Background Road traffic injuries account for the major proportion of injury and economic burden globally. However, motorcyclists are the most vulnerable group to sustain fatal and non-fatal injuries. The use of helmet is one of most acknowledged protective measure. However cost-saving ability of helmet use is inconsistent in the literature.
Aim To estimate the difference in the healthcare cost of motorcycle crash in those who were wearing helmet and those who were not wearing helmet in Karachi, Pakistan.
Methodology We conducted a cross-sectional study by using micro-costing method and out-of-pocket expenditure data collection for healthcare cost estimation in a public tertiary hospital of Karachi, Pakistan. We included 18 year and above victims of motorcycle crash both riders and pillions through consecutive sampling from the emergency department and grouped them in to helmeted and non-helmeted. Cost differences were compared using t-test.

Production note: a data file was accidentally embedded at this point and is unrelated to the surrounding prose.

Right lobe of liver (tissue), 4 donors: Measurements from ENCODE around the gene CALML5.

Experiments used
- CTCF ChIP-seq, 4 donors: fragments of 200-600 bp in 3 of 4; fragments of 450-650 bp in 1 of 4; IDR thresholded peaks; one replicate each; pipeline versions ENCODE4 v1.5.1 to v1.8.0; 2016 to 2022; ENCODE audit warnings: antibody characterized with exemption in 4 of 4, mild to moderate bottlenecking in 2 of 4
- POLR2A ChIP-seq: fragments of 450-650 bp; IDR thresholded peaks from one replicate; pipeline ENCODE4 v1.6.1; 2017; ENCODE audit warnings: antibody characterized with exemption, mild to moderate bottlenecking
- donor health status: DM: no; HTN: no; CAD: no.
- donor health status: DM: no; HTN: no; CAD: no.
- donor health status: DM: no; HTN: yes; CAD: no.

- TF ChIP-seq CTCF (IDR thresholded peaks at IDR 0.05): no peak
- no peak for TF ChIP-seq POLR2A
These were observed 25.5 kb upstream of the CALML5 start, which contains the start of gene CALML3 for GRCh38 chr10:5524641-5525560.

Result We recruited 323 participants, 127 (39%) were wearing helmet, while, 93 (60%) were not wearing helmet at the time of crash. The helmeted group had 18% head injuries as compared to 46% in the non-helmeted. Helmeted group incurred a total healthcare cost of PKR.15855, whereas, non-helmeted victims had a median healthcare cost of PKR.91229. Furthermore, the out-of-pocket (OOP) is lower in in the helmeted group (PKR.1250) compared to the counterpart (PKR.16800).
Conclusion We conclude that there are substantial cost implications of not wearing helmet and the traffic and road safety authorities should make sure that all motorcycle users including riders and pillions wear helmet not for their safety but also as a cost-saving approach to reduce burden on healthcare system.